Let me just start by saying: I do not have COVID-19. But for a few days last week, I suspected I might. On Wednesday, despite being extremely careful, I woke up with a low fever that lasted for the entire day. When I consulted with friends who have had the virus, they confirmed that that's exactly how it began for them. My brain flip-flopped between reasoning that I probably just overdid it on a workout, or that I had somehow contracted the virus. Luckily, I was able to get a free test at the VA in Brentwood that day, that came back as "Negative" for both Jonah and me yesterday. The testing experience however was extremely positive (see what I did there?). After making an appointment online for the same day, we were able to drive through a line where we were given a test, then parked to self-administer it before dropping it in a barrel, all from a safe distance. Businesses are beginning to open for "Phase 2," but now is the time to be as careful as ever—even when we're all as antsy as ever.
When Jonah and I took a celebratory five-minute walk outside on Sunday (only after receiving our results), I was honestly frustrated by how many people were walking without masks, despite them being a requirement in L.A. Most people were keeping their distance, but I'd estimate that about 90% of the people we saw were not wearing masks. This is hopefully the final push—we've got this, but only if we all follow the safety measures. And, there are so many things to enjoy inside. Here are a few of my favorites from the last week:
Hulu isn't the first place I'd expect to find my next favorite movie, but Portrait of a Lady on Fire was so stunning I'm struggling to find the words for it. My gut review goes something like this: GAHHHH! LOVE LOVE! GAH! RadioLab producer Suzie Lechtenberg put it slightly more eloquently when she described it in their newsletter:
I was bowled over by 'Portrait of a Lady on Fire'[...] it captures passion and infatuation in such an achingly beautiful way, and each and every shot in this movie looks like a Vermeer painting.
In it, a painter in 1770 France is commissioned to create a portrait of a young woman to be sent to her fiancé. If he approves of the portrait (the 18th century equivalent of swiping right), she'll be sent to marry him. When the subject refuses to sit for the painting in protest of the marriage, another forbidden love story blooms that made my heart ache in a similar way that Call Me By Your Name did. It starts slow, but the reward is so worth it. I'm honestly still wrecked from the ending. Watch it here!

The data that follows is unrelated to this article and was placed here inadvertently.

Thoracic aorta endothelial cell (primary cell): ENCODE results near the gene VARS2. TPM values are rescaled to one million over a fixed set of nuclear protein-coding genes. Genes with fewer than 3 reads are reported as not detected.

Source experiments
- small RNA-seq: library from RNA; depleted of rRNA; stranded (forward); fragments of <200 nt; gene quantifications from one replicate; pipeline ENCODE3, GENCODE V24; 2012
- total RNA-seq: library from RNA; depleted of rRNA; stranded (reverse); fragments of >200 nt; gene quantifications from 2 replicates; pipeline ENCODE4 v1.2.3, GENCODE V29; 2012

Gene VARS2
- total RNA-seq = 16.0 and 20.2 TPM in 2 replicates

P.S., A bit random, but the soundtrack to the movie Wakefield came on my Spotify on Friday ("Rachel Portman Radio" is my go-to for WFH these days) and I liked it so much we decided to watch it. It's a strange and slow family drama, but I loved it—and it stars Jennifer Garner and Bryan Cranston, which is all I needed to know before watching it.
Last week, our Editorial Intern, Natalie rounded up some breakfasts worth taking your time making and Big Sur Bakery's Blackberry Scones immediately caught my attention. I've gone to Big Sur with Jonah at least once a year for the past seven years, but we only came across Big Sur Bakery on our last trip there and now I'm making up for lost time. Their baked goods are some of the best I've ever had. Yesterday, we made their Blackberry Scones with mulberries I'd purchased from my favorite L.A. grocery store, Cookbook (one of L.A.'s best-kept secrets). We thought Jonah's mom's recipe was unbeatable but—dare I say it?—these were even better. Here's the recipe!
Ten years ago, a journalist heard a rumor that the massive 1990 hit song, "Wind of Change" was written by the CIA as propaganda. This would mean that espionage extends to pop music and the CIA has songwriters that extend to major heavy metal bands? The first two episodes, out now, explore this rumor and the complex levels of CIA secrecy and involvement for what promises to be a fascinating eight-part series. Like, did you know that millions of Americans have top-level security clearance? Or that tech companies with recognizable names work with the CIA to create professional fronts for spies?? I sure didn't!
The last time Jonah and I got really into a show about building your own home, we bought land in Portland (!), so it feels a little dangerous to be so obsessed with a show about home-builders right now. (Will Jonah come downstairs one morning to a renovated kitchen? Maybe!) But the Apple TV+ show HOME is worth the risk of renos and subscription to yet another streaming service. Each 30-minute episode explores a home and the family or individuals who created it: In Sweden, an entire greenhouse sits over a home to create an artificial summer even in the winter; in Hong Kong, an architect has converted his 300-square-foot apartment into a modular experiment that makes the blueprint feel limitless. One thing I'll say: The show really focuses on men. Only two of the nine episodes have a female designer or builder, which is on-par with architecture demographics, but was dramatic enough for me to notice.
1. My first introduction to the podcast It Sounded Like a Good Idea was when the co-hosts (and cupcakes readers!) Hannah and Caroline asked me to be on their most recent episode, but it's a new favorite!
2. How to look stylish while wearing a giant shirt (this felt particularly applicable to me borrowing Jonah's shirts this entire quarantine...).
3. You can "watch" episodes of The Office play out on this Slack workspace.
4. How to make the most of your recovery days.